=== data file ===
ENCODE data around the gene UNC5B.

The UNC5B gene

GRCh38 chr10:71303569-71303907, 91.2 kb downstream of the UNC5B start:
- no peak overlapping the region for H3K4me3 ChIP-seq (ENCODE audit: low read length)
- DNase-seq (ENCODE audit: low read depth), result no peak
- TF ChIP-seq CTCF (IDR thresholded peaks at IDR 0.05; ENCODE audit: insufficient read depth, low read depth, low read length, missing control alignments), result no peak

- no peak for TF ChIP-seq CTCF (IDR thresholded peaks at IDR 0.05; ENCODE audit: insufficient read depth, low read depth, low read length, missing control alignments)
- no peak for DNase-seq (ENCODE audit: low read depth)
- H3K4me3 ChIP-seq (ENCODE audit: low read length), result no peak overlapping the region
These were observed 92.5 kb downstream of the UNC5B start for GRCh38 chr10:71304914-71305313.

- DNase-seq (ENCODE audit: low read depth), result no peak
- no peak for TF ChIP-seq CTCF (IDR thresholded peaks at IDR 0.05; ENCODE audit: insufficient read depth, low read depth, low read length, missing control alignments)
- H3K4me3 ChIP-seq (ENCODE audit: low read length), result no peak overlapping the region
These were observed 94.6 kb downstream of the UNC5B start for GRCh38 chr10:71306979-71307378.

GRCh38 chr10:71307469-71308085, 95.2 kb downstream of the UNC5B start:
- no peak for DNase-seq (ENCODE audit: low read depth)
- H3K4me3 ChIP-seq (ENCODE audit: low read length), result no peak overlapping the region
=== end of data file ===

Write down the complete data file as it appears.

ENCODE data around the gene UNC5B.

The UNC5B gene

GRCh38 chr10:71303569-71303907, 91.2 kb downstream of the UNC5B start:
- no peak overlapping the region for H3K4me3 ChIP-seq (ENCODE audit: low read length)
- DNase-seq (ENCODE audit: low read depth), result no peak
- TF ChIP-seq CTCF (IDR thresholded peaks at IDR 0.05; ENCODE audit: insufficient read depth, low read depth, low read length, missing control alignments), result no peak

- no peak for TF ChIP-seq CTCF (IDR thresholded peaks at IDR 0.05; ENCODE audit: insufficient read depth, low read depth, low read length, missing control alignments)
- no peak for DNase-seq (ENCODE audit: low read depth)
- H3K4me3 ChIP-seq (ENCODE audit: low read length), result no peak overlapping the region
These were observed 92.5 kb downstream of the UNC5B start for GRCh38 chr10:71304914-71305313.

- DNase-seq (ENCODE audit: low read depth), result no peak
- no peak for TF ChIP-seq CTCF (IDR thresholded peaks at IDR 0.05; ENCODE audit: insufficient read depth, low read depth, low read length, missing control alignments)
- H3K4me3 ChIP-seq (ENCODE audit: low read length), result no peak overlapping the region
These were observed 94.6 kb downstream of the UNC5B start for GRCh38 chr10:71306979-71307378.

GRCh38 chr10:71307469-71308085, 95.2 kb downstream of the UNC5B start:
- no peak for DNase-seq (ENCODE audit: low read depth)
- H3K4me3 ChIP-seq (ENCODE audit: low read length), result no peak overlapping the region